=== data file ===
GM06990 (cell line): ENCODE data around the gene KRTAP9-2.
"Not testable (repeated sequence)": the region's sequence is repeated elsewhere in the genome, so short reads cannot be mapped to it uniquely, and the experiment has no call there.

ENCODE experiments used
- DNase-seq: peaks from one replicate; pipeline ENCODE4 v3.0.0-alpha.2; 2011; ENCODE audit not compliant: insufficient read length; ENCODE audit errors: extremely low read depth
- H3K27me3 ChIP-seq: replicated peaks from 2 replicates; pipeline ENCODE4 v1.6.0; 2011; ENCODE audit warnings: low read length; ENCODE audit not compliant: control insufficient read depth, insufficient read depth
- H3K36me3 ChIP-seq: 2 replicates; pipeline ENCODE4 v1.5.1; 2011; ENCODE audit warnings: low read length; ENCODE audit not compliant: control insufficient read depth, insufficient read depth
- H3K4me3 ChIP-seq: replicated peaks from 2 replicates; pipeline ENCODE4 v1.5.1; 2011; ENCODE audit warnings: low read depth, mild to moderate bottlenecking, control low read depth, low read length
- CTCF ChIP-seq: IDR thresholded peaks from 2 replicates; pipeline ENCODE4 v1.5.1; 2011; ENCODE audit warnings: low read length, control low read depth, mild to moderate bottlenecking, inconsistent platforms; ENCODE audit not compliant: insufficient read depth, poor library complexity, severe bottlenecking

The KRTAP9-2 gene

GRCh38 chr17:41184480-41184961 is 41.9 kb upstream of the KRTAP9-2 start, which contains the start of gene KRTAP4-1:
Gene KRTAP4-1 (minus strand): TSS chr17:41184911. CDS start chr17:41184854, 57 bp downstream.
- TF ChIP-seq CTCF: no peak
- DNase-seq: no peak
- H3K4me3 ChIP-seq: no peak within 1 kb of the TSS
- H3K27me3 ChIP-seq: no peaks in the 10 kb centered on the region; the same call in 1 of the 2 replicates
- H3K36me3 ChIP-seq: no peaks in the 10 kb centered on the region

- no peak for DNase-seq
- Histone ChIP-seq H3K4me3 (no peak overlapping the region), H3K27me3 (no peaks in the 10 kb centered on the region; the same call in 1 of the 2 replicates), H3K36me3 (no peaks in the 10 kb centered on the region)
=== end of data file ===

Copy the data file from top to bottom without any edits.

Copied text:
GM06990 (cell line): ENCODE data around the gene KRTAP9-2.
"Not testable (repeated sequence)": the region's sequence is repeated elsewhere in the genome, so short reads cannot be mapped to it uniquely, and the experiment has no call there.

ENCODE experiments used
- DNase-seq: peaks from one replicate; pipeline ENCODE4 v3.0.0-alpha.2; 2011; ENCODE audit not compliant: insufficient read length; ENCODE audit errors: extremely low read depth
- H3K27me3 ChIP-seq: replicated peaks from 2 replicates; pipeline ENCODE4 v1.6.0; 2011; ENCODE audit warnings: low read length; ENCODE audit not compliant: control insufficient read depth, insufficient read depth
- H3K36me3 ChIP-seq: 2 replicates; pipeline ENCODE4 v1.5.1; 2011; ENCODE audit warnings: low read length; ENCODE audit not compliant: control insufficient read depth, insufficient read depth
- H3K4me3 ChIP-seq: replicated peaks from 2 replicates; pipeline ENCODE4 v1.5.1; 2011; ENCODE audit warnings: low read depth, mild to moderate bottlenecking, control low read depth, low read length
- CTCF ChIP-seq: IDR thresholded peaks from 2 replicates; pipeline ENCODE4 v1.5.1; 2011; ENCODE audit warnings: low read length, control low read depth, mild to moderate bottlenecking, inconsistent platforms; ENCODE audit not compliant: insufficient read depth, poor library complexity, severe bottlenecking

The KRTAP9-2 gene

GRCh38 chr17:41184480-41184961 is 41.9 kb upstream of the KRTAP9-2 start, which contains the start of gene KRTAP4-1:
Gene KRTAP4-1 (minus strand): TSS chr17:41184911. CDS start chr17:41184854, 57 bp downstream.
- TF ChIP-seq CTCF: no peak
- DNase-seq: no peak
- H3K4me3 ChIP-seq: no peak within 1 kb of the TSS
- H3K27me3 ChIP-seq: no peaks in the 10 kb centered on the region; the same call in 1 of the 2 replicates
- H3K36me3 ChIP-seq: no peaks in the 10 kb centered on the region

- no peak for DNase-seq
- Histone ChIP-seq H3K4me3 (no peak overlapping the region), H3K27me3 (no peaks in the 10 kb centered on the region; the same call in 1 of the 2 replicates), H3K36me3 (no peaks in the 10 kb centered on the region)